Working Smart: Design for Success
by Anne Nye
I was teaching a class at D&L
amazed by the amount of tips and tricks the students were throwing out
there. It just proves that we all know more than we think we know. And
I don’t know about you, but I need to figure out how to work smarter,
not harder. From designing to marketing, here are a few ideas I’ve
learned along the way.
Design For Success!
Sometimes it’s a case of art vs. function.
best done as a plate or bowl? Personally I’ve found plates need to be
very simple and more of a production piece unless you have a really
special technique that sets you apart from the many blown glass ones
Don’t Reinvent the
If you have a design that sells well, can
you do a
design in another form?
A table clock rather than wall art, but
portion of the design?
- Example: My 8" music plates sold well but
time for the price.
- I took a simpler version of the same
a 5 x
table piece. Saved both time and glass!
- A larger size of a similar design might
time and money. This 30" "Soundwave" piece creates a dramatic impact in
a gallery after being slumped on a custom mold I had made by a local
sheet metal company.
- Add another color for another version of
- Talk to your galleries or individual
what products are needed.
Stand Out From the
Do something different from what others in
doing. Custom molds, stands and shapes can help set you apart.
- Invest in a ring saw, creating a more
than the traditional circle or square can help you stand out.
- Try a long narrow vertical format for a
Time and Money.
Both have to be considered when pricing a
talk more in the future about the difficult task of pricing art but
here are some considerations:
- What size cuts out best? Can you change
little and save a lot of glass?
- Wall art: Wall art will usually bring a
the more functional plate or bowl. I suggest you purchase one of
Richard La Londe’s books and use his mounting methods. Then the only
real consideration is the size of the glass you’re using for a base.
What works best for a good cut?
- Table sculpture: You want a quality stand
and sturdy. It should support the design rather than interfere with it.
If a commercial stand doesn't suit your needs there are online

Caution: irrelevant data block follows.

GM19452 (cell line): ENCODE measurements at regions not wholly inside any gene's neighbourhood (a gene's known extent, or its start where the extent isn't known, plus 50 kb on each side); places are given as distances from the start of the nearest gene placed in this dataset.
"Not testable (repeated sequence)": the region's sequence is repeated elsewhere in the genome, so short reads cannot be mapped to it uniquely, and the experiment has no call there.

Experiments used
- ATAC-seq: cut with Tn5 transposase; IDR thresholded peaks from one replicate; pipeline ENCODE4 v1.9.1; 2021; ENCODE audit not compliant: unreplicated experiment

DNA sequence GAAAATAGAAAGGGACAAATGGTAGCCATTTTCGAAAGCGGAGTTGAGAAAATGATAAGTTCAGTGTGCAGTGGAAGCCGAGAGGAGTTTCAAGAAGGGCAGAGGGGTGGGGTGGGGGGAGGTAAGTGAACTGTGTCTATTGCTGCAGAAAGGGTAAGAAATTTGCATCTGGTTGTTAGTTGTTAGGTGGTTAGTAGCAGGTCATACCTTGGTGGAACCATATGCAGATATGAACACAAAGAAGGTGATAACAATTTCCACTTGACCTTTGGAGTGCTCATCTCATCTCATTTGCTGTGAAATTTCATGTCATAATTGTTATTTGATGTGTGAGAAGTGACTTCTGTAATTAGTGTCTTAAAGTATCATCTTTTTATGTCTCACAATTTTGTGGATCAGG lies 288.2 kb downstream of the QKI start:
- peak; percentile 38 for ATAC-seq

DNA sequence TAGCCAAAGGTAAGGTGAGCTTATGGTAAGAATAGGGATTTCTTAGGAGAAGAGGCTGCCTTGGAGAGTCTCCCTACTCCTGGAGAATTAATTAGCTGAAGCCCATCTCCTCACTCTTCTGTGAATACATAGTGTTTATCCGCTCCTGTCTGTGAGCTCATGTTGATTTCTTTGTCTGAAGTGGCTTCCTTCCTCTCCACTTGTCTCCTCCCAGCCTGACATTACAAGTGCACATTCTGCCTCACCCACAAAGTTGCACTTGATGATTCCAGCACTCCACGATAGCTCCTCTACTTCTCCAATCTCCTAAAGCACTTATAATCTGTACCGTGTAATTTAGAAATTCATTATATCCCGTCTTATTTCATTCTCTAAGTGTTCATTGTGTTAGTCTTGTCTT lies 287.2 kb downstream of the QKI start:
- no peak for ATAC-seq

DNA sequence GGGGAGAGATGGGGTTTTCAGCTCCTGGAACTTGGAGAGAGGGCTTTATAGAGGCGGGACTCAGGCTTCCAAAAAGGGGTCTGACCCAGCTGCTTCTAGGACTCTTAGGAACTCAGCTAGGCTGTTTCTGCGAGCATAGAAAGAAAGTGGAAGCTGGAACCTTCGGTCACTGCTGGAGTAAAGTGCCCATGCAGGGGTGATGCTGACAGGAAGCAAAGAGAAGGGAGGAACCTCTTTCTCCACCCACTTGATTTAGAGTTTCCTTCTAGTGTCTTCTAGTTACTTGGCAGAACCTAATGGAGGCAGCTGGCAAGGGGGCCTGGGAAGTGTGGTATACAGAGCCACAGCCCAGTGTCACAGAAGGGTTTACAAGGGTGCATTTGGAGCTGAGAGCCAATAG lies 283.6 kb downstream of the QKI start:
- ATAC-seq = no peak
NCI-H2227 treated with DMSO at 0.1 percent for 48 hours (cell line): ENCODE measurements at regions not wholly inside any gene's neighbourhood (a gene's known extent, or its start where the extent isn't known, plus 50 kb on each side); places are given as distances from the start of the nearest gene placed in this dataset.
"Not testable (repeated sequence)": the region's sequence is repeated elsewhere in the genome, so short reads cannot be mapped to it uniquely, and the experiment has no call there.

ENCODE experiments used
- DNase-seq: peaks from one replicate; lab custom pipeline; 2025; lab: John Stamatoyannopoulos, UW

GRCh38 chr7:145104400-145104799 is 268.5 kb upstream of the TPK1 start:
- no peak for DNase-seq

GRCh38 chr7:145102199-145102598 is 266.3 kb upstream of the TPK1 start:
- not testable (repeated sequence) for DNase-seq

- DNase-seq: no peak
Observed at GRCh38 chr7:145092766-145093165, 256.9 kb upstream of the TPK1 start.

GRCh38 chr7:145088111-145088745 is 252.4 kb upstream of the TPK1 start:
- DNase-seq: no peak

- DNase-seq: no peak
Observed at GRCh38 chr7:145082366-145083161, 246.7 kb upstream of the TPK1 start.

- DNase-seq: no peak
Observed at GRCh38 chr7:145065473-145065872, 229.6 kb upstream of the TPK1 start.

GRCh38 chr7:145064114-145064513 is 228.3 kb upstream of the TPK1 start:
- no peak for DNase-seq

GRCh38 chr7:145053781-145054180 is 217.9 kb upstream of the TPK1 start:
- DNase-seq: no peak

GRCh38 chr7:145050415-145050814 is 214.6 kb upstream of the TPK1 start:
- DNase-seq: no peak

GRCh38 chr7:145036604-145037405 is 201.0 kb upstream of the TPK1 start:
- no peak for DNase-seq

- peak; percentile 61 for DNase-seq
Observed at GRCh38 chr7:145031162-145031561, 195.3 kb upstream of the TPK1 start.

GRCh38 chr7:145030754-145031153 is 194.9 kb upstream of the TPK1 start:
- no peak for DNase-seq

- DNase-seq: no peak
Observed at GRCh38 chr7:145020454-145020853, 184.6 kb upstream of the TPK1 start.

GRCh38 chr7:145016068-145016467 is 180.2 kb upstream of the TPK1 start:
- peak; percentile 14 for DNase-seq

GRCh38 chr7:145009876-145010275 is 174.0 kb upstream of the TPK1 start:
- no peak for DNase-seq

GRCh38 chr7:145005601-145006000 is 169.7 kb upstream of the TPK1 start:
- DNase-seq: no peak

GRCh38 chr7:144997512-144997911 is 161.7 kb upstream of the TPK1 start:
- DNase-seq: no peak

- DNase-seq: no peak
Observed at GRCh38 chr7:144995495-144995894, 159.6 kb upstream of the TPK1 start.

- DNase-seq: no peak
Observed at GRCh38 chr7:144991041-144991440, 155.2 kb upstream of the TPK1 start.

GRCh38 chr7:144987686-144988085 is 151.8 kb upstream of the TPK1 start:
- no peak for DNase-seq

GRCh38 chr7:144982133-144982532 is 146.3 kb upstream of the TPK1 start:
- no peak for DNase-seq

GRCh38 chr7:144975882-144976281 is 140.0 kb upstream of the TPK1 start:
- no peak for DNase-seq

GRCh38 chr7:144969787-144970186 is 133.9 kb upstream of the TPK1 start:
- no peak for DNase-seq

companies that will bid on the production of your own design. Or,
you might find a local welder that can make at least the prototype. (My
experience is that you want a production-type welder rather than an
artist for this.)
From Sketchbook To
draw when you can scan" was one of the mantras from my
graphic design days. Make thumbnail sketches 'till you feel like that
great idea in your head has "legs". Scan or photograph the sketch,
enlarging it to actual size in Photoshop or another computer graphic
application. Select and print out
page-size sections and tape it together. If you can see through the
glass, use a light table to put the design on the glass. If not, try
this: Rub the back of the printout with white or black chalk (depending
on the color of glass you’re using). Place the chalked pattern on the
glass, chalk side down, and draw over the lines with a pencil. It’s
like carbon paper but less messy. You can spray the chalk lines with
hairspray or reinforce with pen and add glass.
Time vs. Money and
- Quit oiling your cutter! Sound like
not cleaning oil off the glass will more than pay for an extra cutter
head once in a while. In fact, if I’m going to cover the glass with
frit, I rarely clean it at all!
- Does a thin sheet of glass give you the
- Keep in mind that complex designs are
a larger format. Small, low-ticket pieces need to be very simple
(Jewelry may be the exception).
- Use paint pens that fire off but stay on
- Can you use frit instead of sheet glass?
beautiful colors like fuchsia are not only expensive in sheet form, but
Frit can often give you a more "useable" color at a better price.
- Bullseye has a wide variety of tints that
are only available as thick glass but ARE available as frit. These
tints can open you up to a whole new range of colors in your work.
- Making color samples is definitely worth
- Powders can be mixed and blended for more
Small samples of all my
will be labeled &
glued to a board for a local gallery that does a lot of commissioned
Right: New neutrals & tint samples. Powder mixes (bottom
right) are done with powder vibe.
Do you have a great time- or money-saving
add? Please post your comments and tips on the D&L Art Glass
D&L Art Glass Supply, © 2012 Anne